Emerson, Mary 1849 04
 
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UNIVERSITY OF MASSACHUSETTS LOWELL
CENTER FOR LOWELL HISTORY

SMITHSONIAN AMERICAN ART ARCHIVES
LILLY MARTIN SPENCER COLLECTION
OHIO HISTORICAL SOCIETY

WRITTEN BY MARY EMERSON 
TO ANQELIQUE MARTIN

This letter is damaged with many missing pieces

                                     Lowell, Mass April 1849

Most respected Madam

             I have not forgotten you, although I dreamed
that you, (most justly too) had considered my correspondences, 
amid your numerous engagements, a beneath your notice, and 
memory.  Precisely what I wrote I know not, but this, not 
very flattering sensation has ever clung to me, that it 
was about as near nothing as anything can be.  I was not quite 
well, just then, either in body or mind and when one strand of 
my sensitive soul is jarred it were rain to heat for harmony.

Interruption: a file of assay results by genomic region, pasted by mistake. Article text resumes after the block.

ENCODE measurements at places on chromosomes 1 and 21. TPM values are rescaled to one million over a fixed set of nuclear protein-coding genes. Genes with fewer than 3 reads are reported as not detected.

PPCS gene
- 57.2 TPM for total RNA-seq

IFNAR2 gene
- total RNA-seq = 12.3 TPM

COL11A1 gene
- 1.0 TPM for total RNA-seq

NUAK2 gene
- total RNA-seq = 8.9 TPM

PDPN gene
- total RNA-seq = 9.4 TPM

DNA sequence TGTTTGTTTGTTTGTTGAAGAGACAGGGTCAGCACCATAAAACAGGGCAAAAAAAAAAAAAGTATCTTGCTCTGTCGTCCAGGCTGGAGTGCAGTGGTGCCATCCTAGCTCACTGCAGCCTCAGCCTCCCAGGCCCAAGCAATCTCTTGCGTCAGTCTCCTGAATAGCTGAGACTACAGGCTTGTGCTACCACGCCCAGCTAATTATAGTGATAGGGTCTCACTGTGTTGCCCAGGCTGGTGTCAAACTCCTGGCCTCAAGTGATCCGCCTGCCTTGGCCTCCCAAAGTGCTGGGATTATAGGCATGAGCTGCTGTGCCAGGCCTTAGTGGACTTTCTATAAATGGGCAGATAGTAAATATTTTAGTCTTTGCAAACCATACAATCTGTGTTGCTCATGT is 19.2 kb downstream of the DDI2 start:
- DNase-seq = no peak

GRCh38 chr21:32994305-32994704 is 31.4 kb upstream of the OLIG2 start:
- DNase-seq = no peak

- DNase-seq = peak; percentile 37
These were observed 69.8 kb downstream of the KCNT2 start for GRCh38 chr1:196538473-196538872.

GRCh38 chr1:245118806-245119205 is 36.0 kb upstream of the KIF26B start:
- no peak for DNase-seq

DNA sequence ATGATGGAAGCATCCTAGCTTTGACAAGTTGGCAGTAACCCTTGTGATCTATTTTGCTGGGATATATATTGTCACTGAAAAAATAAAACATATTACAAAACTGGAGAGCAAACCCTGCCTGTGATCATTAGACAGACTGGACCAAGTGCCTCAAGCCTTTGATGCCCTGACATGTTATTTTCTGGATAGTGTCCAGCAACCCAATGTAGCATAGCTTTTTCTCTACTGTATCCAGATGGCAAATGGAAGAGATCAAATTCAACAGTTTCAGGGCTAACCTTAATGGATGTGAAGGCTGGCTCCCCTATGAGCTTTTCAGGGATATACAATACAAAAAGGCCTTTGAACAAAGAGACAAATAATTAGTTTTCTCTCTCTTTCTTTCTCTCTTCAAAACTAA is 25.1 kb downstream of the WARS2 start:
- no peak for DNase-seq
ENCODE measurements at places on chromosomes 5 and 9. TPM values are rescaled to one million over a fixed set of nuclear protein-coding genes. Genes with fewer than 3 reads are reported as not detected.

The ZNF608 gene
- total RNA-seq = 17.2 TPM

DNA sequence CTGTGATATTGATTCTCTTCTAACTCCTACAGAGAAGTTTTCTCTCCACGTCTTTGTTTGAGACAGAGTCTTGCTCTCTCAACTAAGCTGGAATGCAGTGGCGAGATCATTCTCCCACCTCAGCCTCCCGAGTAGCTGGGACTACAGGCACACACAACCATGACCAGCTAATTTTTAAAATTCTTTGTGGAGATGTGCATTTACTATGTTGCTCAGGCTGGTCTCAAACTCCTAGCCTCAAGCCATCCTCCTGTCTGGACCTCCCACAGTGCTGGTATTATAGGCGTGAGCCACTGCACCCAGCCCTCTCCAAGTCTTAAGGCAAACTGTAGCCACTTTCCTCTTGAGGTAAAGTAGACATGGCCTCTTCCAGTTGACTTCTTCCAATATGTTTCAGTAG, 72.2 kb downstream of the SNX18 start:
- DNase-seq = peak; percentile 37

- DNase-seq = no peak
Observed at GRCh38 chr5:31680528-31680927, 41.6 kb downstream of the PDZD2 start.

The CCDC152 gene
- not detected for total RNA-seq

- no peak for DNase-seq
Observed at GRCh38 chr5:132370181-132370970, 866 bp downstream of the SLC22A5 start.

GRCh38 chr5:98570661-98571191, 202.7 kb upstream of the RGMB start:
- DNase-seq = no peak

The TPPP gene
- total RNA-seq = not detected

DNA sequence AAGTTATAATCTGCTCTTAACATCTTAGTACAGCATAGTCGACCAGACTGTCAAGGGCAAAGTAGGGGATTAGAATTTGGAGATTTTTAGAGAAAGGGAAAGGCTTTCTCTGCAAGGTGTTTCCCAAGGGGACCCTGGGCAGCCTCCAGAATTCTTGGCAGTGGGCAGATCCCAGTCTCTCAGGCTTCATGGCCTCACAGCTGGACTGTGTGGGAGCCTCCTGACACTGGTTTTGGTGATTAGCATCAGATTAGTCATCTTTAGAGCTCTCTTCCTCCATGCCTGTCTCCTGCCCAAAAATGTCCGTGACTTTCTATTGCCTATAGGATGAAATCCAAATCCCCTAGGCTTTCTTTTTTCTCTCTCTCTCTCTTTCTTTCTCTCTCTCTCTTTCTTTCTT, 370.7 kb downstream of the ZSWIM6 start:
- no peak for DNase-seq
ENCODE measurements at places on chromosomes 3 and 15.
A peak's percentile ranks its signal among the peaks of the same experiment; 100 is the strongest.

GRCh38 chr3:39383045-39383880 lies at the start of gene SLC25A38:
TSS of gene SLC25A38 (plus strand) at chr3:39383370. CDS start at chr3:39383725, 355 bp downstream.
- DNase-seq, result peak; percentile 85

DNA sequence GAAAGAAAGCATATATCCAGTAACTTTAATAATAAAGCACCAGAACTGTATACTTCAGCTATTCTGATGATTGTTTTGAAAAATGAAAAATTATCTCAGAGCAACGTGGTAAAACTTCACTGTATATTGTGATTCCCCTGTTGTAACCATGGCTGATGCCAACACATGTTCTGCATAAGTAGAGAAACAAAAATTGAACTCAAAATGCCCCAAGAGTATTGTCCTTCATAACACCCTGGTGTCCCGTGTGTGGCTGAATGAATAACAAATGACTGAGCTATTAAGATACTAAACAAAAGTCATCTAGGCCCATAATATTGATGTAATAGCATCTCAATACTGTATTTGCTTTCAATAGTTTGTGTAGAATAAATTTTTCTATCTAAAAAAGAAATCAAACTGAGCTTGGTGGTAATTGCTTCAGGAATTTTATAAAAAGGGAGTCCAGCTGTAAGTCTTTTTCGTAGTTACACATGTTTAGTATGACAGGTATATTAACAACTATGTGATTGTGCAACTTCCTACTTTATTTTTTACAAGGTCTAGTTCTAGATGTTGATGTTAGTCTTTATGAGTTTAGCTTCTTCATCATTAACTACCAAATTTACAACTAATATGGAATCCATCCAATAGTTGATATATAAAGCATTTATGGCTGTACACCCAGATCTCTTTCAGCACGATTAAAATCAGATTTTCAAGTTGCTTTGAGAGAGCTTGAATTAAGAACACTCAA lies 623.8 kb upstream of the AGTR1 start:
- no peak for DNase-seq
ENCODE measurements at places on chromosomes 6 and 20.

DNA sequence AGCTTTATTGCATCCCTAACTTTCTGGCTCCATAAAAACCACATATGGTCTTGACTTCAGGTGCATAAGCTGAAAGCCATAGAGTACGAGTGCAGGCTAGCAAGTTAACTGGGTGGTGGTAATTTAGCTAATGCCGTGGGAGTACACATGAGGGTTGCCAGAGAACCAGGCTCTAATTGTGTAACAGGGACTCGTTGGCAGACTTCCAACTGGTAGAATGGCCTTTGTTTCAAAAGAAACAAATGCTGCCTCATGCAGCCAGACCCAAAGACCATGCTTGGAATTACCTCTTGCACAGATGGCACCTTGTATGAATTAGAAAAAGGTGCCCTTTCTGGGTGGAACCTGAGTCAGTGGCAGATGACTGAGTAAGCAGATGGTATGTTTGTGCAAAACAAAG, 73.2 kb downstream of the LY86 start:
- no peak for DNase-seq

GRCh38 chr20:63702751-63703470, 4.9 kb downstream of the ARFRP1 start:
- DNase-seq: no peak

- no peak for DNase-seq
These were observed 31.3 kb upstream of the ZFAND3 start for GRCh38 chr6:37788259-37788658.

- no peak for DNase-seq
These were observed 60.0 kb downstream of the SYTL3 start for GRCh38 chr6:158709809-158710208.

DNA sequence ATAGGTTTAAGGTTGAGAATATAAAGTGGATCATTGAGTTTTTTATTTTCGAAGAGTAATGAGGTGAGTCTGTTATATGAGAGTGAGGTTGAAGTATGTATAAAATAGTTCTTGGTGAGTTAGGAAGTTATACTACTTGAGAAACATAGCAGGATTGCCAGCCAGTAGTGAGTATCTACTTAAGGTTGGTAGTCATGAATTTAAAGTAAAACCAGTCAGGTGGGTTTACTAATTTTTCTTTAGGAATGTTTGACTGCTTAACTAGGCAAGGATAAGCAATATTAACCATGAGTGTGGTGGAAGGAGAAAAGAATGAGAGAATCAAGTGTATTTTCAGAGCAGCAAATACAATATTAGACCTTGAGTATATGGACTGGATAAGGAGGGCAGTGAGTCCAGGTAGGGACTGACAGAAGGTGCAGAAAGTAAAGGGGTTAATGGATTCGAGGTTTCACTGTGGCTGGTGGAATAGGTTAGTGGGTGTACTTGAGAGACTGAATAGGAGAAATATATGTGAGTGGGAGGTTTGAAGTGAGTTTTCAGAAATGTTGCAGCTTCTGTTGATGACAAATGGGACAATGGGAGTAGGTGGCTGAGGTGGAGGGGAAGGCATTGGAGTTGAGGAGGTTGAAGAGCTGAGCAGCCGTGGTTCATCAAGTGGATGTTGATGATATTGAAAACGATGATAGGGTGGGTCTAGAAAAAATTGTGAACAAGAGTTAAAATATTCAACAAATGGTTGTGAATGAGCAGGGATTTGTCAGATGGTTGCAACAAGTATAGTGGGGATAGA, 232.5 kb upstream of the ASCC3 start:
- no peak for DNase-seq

Most truly I adopt the language of my young friend 
to whom I read a portion of your letter, “I thank God,” said 
she, “that there are such women as Mrs. Martin in the world, 
although I may not be fearless enough to be one of them”, 
You Madam, have a mission upon the earth, may God give 
your strength to follow your head in [----] upon 
the consciousness of duty done.  I know the position you want, 
to be in the main right and I frankly say so to all; but 
like my friend and [writer], I am too shrinking, too fearful, 
of the breath of censure, to dare take the position, that 
you so nobly fill, even if I claim the talent. 
Too long have I reported with the Mimosa, too long
have I inhaled its fragrance, I am sick, heartsick, of 
oppression, monopoly and wrong, and I do so love to leave them 
All behind and linger around the green [----] and all the 
[----] flowers that bloom along the pathway [----]. 
There things from which the world long turns softly away in which 
 
 
he [----] yearns of beauty  in which bears no throbbing [----] 
are the many things from which I gather [----] of 
a [----] life; the
 
  

 
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